The results of our study complied with other clinical trials on the effect of omega-3 fatty acids on the nutritional status of patients with different types of cancer. Nemati et al. have reported the positive effect of omega-3 fatty acid supplementation on nutritional status in patients with gastric cancer undergoing chemotherapy. They have assigned 30 patients to receive 3 g of omega-3 fatty acids daily for 6 weeks (28). They observed improvement in body weight, energy, and macronutrient intake, and nutritional laboratory outcomes (albumin and transferrin) in the active intervention group compared to placebo. The low sample size was the main limitation of the mentioned study that was partially resolved in our study. The low number of patients was mainly due to limiting the enrollment of patients to chemotherapy that was not applied in our study. Our study shows that the beneficial effects of omega-3 fatty acids are not limited to the prevention of chemotherapy-associated side effects.

Besides nutritional status, it is shown that omega-3 can modulate immune and inflammatory responses in patients with cancer. Feijó et al. have evaluated the effect of omega-3 supplementation on immune and inflammatory responses and nutritional status of patients with gastric cancer during the chemotherapy pre-treatment course (29). They have used CRP and IL-6 as main indicators of inflammatory response in these patients that were significantly decreased in patients receiving omega-3 fatty acids compared to control. However, our study failed to show any significant decrease in the level of IL-6 in the patients receiving active supplementation compared to control. This difference between the results of this study and the study by Feijó et al. may be due to the differences in enrolled populations. Patients in the study of Feijó et al. had gastric cancer and had a higher baseline level of IL-6 compared with our patients who had lung cancer with a lower baseline level of IL-6. The enrolled patients in the study of Feijó et al. were receiving chemotherapy pre-treatment courses leading to an increase in the level of IL-6 but that was not the case in our study. Another difference between the two studies was that besides CRP we have measured TNF-α for the evaluation of the anti-inflammatory effect of omega-3 fatty acids. TNF-α is a cytokine with a great role in tumor immune surveillance that has a significant contribution to the progression of cancer (30). It is previously shown that TNF-α is associated with weight reduction, anemia, and poor nutritional status in patients with cancer (31). Our study also showed the suppression of TNF-α in patients with lung cancer receiving omega-3 supplementation, which improved nutritional status.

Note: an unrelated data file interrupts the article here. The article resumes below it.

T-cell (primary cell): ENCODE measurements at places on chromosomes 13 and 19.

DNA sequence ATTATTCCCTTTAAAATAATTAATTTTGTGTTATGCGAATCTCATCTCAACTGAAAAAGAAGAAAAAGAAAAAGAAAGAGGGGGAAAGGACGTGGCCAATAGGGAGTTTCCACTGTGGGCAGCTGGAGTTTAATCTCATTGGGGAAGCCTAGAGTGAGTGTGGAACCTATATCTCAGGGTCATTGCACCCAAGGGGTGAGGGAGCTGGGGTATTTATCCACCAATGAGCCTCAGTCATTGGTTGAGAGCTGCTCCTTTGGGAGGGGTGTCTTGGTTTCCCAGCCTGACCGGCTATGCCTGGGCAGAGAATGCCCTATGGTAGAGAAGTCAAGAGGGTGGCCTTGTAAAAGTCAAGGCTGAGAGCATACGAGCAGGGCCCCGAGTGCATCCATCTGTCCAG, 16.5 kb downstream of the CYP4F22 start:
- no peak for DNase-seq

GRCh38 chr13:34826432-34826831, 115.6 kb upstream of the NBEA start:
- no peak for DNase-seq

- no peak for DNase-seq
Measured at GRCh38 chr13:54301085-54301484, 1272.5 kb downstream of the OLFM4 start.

Besides the mentioned studies, pre-clinical and clinical studies have evaluated the effect of omega-3 fatty acids in lung cancer. An in vitro study by Bai et al. showed that DHA can suppress the growth and invasion in non-small cell lung cancer cell line, which was mediated by resolvin D1/microRNA-138-5p/Forkhead Box C1 (RvD1/miR-138-5p/FOXC1) pathway (32). Another report by Yang et al. showed that the tumor growth inhibition of omega-3 is through the downregulation of Protein kinase B (Akt) phosphorylation by Prostaglandin E3 (PGE3) (33). In a human study reported by Finocchiaro et al., the effect of omega-3 fatty acid supplementation is evaluated on inflammatory and oxidative stress markers in 33 patients with lung cancer in a 66 days randomized clinical trial. They have reported positive results in suppression of inflammation and oxidative stress in patients receiving omega-3 supplementation compared to placebo (34). Their result on the anti-inflammatory effects of omega-3 was in concordance with our result. Another finding reported by Lu et al. has approved the anti-inflammatory effect of the omega-3 fatty acids in 137 patients with advanced non-small cell lung cancer through suppression of serum CRP and IL-6 level but failed to show any effect on the nutritional status of the patients (35). However, in contrast to these results, our findings showed no significant change in IL-6 but the beneficial effect in some outcomes of nutritional status of patients. The difference may be due to the enrolled patient population, which were patients with advanced non-small cell lung cancer in the study by Lu and the earlier stage of all patients with a different type of lung cancer in our study. Besides the mentioned studies, other trials showed that n-3 fatty acids can improve quality of life, functional status (36), and nutritional status (37) in patients with lung cancer. It is also shown that skeletal muscle depletion is associated with a reduced level of n-3 serum fatty acids in patients with lung cancer (38).